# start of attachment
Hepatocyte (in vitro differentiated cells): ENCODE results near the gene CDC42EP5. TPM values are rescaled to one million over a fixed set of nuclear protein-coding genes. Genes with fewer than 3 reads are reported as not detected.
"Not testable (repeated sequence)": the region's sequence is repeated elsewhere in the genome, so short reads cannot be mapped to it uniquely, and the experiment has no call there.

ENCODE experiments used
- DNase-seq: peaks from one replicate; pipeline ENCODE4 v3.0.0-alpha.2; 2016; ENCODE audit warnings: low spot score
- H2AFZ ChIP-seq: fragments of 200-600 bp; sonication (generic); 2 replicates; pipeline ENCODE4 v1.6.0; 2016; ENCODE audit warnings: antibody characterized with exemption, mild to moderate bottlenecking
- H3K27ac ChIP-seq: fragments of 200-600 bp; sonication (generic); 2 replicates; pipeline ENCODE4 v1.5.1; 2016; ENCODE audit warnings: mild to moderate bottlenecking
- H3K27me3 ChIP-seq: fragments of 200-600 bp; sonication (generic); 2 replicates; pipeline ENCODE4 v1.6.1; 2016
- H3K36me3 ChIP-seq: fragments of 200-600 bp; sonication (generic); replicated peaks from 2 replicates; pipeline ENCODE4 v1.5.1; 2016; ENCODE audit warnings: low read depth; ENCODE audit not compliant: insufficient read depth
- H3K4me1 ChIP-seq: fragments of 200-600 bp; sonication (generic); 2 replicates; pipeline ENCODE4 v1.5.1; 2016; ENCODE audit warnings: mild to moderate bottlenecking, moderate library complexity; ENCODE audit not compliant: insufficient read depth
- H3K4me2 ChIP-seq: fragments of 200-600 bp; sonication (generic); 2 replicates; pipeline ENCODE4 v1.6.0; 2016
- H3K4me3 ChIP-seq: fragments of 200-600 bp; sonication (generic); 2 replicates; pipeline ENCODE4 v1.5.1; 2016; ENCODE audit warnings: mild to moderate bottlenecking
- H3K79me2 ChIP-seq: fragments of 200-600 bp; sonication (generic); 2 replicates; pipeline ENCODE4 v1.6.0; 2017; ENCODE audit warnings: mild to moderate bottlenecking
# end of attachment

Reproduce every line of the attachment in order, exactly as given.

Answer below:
Hepatocyte (in vitro differentiated cells): ENCODE results near the gene CDC42EP5. TPM values are rescaled to one million over a fixed set of nuclear protein-coding genes. Genes with fewer than 3 reads are reported as not detected.
"Not testable (repeated sequence)": the region's sequence is repeated elsewhere in the genome, so short reads cannot be mapped to it uniquely, and the experiment has no call there.

ENCODE experiments used
- DNase-seq: peaks from one replicate; pipeline ENCODE4 v3.0.0-alpha.2; 2016; ENCODE audit warnings: low spot score
- H2AFZ ChIP-seq: fragments of 200-600 bp; sonication (generic); 2 replicates; pipeline ENCODE4 v1.6.0; 2016; ENCODE audit warnings: antibody characterized with exemption, mild to moderate bottlenecking
- H3K27ac ChIP-seq: fragments of 200-600 bp; sonication (generic); 2 replicates; pipeline ENCODE4 v1.5.1; 2016; ENCODE audit warnings: mild to moderate bottlenecking
- H3K27me3 ChIP-seq: fragments of 200-600 bp; sonication (generic); 2 replicates; pipeline ENCODE4 v1.6.1; 2016
- H3K36me3 ChIP-seq: fragments of 200-600 bp; sonication (generic); replicated peaks from 2 replicates; pipeline ENCODE4 v1.5.1; 2016; ENCODE audit warnings: low read depth; ENCODE audit not compliant: insufficient read depth
- H3K4me1 ChIP-seq: fragments of 200-600 bp; sonication (generic); 2 replicates; pipeline ENCODE4 v1.5.1; 2016; ENCODE audit warnings: mild to moderate bottlenecking, moderate library complexity; ENCODE audit not compliant: insufficient read depth
- H3K4me2 ChIP-seq: fragments of 200-600 bp; sonication (generic); 2 replicates; pipeline ENCODE4 v1.6.0; 2016
- H3K4me3 ChIP-seq: fragments of 200-600 bp; sonication (generic); 2 replicates; pipeline ENCODE4 v1.5.1; 2016; ENCODE audit warnings: mild to moderate bottlenecking
- H3K79me2 ChIP-seq: fragments of 200-600 bp; sonication (generic); 2 replicates; pipeline ENCODE4 v1.6.0; 2017; ENCODE audit warnings: mild to moderate bottlenecking